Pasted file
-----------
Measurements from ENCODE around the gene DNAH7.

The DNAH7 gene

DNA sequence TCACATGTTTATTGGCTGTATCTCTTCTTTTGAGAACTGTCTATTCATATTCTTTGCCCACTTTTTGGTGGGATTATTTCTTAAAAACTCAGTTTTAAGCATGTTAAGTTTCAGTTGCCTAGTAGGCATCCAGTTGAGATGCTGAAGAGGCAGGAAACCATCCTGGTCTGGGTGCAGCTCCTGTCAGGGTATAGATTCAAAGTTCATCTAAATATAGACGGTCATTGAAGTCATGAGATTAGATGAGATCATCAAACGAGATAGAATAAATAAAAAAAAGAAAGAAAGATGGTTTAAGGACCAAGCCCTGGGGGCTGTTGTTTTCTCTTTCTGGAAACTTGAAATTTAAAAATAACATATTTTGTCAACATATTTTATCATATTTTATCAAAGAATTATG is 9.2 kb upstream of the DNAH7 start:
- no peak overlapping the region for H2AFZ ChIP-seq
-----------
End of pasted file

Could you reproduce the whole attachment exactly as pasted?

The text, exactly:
Measurements from ENCODE around the gene DNAH7.

The DNAH7 gene

DNA sequence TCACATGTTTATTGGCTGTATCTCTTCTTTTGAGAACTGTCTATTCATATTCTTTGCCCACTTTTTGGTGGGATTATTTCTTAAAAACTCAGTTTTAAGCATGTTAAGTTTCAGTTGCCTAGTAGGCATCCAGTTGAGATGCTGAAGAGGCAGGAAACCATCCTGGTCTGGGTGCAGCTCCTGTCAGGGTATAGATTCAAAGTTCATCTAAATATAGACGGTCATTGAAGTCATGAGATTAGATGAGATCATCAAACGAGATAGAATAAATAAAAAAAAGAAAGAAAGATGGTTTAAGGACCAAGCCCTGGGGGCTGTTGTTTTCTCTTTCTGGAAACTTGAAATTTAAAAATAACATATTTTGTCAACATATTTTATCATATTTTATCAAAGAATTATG is 9.2 kb upstream of the DNAH7 start:
- no peak overlapping the region for H2AFZ ChIP-seq